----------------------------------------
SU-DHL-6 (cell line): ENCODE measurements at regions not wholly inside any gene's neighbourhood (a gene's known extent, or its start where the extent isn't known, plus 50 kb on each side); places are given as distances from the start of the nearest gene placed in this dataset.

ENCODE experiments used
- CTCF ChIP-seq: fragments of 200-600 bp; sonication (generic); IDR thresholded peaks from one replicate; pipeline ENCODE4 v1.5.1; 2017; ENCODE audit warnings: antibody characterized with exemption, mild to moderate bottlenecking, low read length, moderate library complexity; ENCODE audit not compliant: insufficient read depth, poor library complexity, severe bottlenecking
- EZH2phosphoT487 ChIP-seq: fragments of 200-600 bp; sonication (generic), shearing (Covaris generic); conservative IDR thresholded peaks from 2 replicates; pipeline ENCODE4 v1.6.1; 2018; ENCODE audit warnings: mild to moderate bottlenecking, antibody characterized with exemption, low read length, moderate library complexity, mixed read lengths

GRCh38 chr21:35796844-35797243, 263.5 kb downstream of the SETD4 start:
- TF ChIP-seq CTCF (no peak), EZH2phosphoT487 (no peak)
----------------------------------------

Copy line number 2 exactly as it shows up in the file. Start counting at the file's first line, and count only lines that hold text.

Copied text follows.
ENCODE experiments used